‘Don’t Make Me Go’ is a Long, Depressing Road Trip

“You’re probably not going to like the end of this story, but I think you’re going to like this story” says the narrator at the beginning of Amazon Studios’ newest film, Don’t Make Me Go. Well, she’s right about half right.

Some people have happy memories of their old family road trips. Others have disaster stories. Amazon Studios newest film, Don’t Make Me Go, falls into the latter category. This is one of those movies where the trailer is better than the film. What should be an emotional, comedy/drama is instead a grueling, inconsistent mess. It’s a long, arduous journey that will make you look at your watch or cell phone and ask yourself, “Are we there yet?”

Directed by Hannah Marks, Don’t Make Me Go stars John Cho as Max, a single father to teenage daughter, Wally (Mia Isaac) who makes an unplanned family road trip. The reason being, Max discovers that his numerous headaches are really signs of a terminal disease and he wants his daughter to meet her mother (who left the pair when Wally was just a baby) before he dies. Conviently for him, his high school reunion gives him a good excuse to leave town. He’ll figure out a way to tell Wally the real reason for the trip along the way.

In a short scene at the beginning of the film, Wally is visiting her boyfriend at his house while his parents are away. He gets drunk and attempts to have sex with her to which she refuses. When Max finds out, he’s livid, acuses Wally of making poor choices and grounds her. But here’s the kicker. He tells her that he won’t forbid her from seeing the jerk again. Meanwhile, Max is making his own poor choices with Annie (Kaya Scodelario), a “friend” who wants nothing more in their relationship than a few benefits. And already, I’m not liking this movie.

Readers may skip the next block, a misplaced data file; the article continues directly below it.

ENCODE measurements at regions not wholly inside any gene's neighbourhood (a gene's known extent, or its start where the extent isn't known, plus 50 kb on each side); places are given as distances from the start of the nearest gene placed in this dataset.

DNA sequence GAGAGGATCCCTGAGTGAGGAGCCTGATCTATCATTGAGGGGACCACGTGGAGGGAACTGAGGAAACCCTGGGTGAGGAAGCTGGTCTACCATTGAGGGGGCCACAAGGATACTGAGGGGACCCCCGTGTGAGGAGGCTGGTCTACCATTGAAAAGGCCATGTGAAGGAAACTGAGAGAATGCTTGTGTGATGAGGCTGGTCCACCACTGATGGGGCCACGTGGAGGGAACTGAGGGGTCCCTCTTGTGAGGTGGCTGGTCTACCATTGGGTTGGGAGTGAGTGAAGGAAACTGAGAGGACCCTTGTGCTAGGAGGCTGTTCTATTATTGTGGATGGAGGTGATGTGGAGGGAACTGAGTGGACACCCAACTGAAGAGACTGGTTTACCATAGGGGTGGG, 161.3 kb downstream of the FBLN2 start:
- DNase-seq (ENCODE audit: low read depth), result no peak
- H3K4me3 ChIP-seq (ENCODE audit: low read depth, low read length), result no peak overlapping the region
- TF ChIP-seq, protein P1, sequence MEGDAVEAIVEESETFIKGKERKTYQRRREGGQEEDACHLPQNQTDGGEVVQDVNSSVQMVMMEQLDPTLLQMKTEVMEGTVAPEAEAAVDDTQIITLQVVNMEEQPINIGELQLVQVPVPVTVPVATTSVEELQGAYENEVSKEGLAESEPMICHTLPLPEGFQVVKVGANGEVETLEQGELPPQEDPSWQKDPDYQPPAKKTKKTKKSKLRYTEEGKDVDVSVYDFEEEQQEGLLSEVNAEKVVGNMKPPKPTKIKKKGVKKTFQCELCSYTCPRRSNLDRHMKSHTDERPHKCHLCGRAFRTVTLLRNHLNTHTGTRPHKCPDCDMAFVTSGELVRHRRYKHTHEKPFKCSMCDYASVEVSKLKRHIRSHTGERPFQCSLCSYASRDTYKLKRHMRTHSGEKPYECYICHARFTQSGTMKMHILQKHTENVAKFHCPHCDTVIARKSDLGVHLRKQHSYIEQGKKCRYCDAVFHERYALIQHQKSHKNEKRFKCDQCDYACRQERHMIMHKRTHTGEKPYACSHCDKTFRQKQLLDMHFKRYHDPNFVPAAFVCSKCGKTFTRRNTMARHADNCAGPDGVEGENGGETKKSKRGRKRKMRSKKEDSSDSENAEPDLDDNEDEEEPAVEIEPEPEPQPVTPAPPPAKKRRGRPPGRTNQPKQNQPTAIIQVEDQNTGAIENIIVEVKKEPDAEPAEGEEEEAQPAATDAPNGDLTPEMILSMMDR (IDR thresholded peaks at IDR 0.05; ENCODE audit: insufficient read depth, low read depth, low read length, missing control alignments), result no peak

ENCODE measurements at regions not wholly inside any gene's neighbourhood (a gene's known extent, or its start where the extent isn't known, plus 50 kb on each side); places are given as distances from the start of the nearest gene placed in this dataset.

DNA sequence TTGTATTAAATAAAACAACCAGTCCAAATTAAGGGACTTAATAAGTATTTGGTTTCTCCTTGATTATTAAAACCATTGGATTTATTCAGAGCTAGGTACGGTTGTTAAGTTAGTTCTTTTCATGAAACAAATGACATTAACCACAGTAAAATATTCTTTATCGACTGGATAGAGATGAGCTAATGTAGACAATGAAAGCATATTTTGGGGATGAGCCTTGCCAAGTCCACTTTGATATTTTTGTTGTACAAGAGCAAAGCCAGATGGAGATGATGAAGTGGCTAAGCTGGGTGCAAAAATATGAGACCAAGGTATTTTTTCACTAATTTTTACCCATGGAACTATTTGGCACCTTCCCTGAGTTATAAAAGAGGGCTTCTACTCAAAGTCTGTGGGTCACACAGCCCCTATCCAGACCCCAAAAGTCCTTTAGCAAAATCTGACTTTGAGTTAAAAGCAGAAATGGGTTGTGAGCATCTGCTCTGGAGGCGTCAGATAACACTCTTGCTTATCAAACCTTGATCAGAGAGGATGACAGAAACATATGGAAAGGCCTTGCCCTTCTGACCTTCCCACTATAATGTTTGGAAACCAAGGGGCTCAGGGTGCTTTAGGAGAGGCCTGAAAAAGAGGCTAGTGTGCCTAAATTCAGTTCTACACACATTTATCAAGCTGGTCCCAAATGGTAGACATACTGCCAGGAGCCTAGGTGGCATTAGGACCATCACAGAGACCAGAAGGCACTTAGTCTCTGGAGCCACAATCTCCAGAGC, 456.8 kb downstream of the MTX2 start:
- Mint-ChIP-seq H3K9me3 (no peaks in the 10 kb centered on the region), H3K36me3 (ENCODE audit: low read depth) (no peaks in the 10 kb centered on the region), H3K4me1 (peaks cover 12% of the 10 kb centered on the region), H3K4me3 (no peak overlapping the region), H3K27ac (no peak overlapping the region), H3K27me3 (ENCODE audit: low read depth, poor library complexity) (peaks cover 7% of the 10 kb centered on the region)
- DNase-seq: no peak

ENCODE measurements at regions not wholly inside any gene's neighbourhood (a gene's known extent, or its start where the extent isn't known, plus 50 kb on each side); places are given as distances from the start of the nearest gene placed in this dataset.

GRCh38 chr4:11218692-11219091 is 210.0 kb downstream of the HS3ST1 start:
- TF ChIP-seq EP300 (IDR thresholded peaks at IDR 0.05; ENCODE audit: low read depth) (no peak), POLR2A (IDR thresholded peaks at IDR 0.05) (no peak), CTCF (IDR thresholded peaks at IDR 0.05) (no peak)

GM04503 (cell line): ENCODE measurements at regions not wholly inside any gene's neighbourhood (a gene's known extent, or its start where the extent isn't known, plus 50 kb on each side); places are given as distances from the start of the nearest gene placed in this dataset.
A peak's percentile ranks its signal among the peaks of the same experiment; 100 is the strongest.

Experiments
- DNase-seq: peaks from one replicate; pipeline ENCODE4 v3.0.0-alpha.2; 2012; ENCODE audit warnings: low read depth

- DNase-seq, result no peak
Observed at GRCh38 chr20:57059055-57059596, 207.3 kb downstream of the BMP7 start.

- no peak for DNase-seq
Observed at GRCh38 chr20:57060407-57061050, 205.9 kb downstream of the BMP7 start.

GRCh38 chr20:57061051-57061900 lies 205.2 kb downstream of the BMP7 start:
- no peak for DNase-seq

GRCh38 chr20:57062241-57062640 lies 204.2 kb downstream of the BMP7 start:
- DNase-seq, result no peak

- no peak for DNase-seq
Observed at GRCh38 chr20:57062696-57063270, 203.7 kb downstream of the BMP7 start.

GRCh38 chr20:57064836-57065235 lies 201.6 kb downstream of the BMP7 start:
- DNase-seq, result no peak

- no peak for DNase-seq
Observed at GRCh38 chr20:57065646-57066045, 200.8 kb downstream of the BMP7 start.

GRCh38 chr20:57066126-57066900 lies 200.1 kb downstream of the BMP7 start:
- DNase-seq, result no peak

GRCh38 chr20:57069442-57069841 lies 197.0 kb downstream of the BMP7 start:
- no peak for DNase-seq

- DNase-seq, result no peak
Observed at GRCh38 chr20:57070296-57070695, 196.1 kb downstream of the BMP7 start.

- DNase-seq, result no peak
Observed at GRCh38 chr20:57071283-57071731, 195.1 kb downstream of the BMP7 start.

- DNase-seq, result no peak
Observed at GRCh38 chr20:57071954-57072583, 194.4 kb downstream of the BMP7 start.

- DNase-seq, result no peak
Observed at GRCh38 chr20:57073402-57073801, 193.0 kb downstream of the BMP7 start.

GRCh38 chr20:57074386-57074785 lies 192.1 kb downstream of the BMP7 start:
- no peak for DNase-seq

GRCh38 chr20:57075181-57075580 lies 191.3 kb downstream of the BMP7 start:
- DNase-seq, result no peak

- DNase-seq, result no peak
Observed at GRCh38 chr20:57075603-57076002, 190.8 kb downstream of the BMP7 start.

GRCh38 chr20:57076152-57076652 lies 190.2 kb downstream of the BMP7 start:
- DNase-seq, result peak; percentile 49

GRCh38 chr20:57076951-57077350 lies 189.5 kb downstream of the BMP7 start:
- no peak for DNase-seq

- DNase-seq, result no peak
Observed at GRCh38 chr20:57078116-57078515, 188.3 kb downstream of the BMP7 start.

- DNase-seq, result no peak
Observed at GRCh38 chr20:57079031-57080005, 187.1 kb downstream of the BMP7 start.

Now, with a title like, Don’t Make Me Go, you would expect some pushback from Wally when her father tells her about the cross country trip. You would expect that she would through a fit and maybe a temper tantrum, but instead, he dangles a carrot promising to teach her how to drive along the way and she caves pretty quickly. This is pretty much how the whole movie plays out. Some tension will build between the two characters and then the situation gets resolved quickly.

During their journey, both characters make some questionable choices without many repercussions. Some of these are meant for comedic bits, but other than one surprise that happens at a beach, they aren’t’ very funny. And I get it. You can’t make a movie too much of a comedy when the father is dying, but Wally doesn’t even know that he’s sick. Then again, the emotional parts don’t really ring true either.

Now, to be clear, the actors do a pretty good job and the film does offer some good messages to think about, but this could have been a much better movie. Instead, we get a film with a weak script and plot points that don’t make any sense. It could have had some laugh-out-loud moments and some scenes that would pull your heartstrings. Sure, you feel bad for these two, but that’s about it. This feels more like an old afternoon school special (if you’re old enough to know what that is) than a feature film. What we’re left with is a slow-paced, depressing movie. Even the surprise ending isn’t much of a surprise if you’re paying attention and haven’t nodded off. Sorry, but this is just a long, boring, depressing mess.

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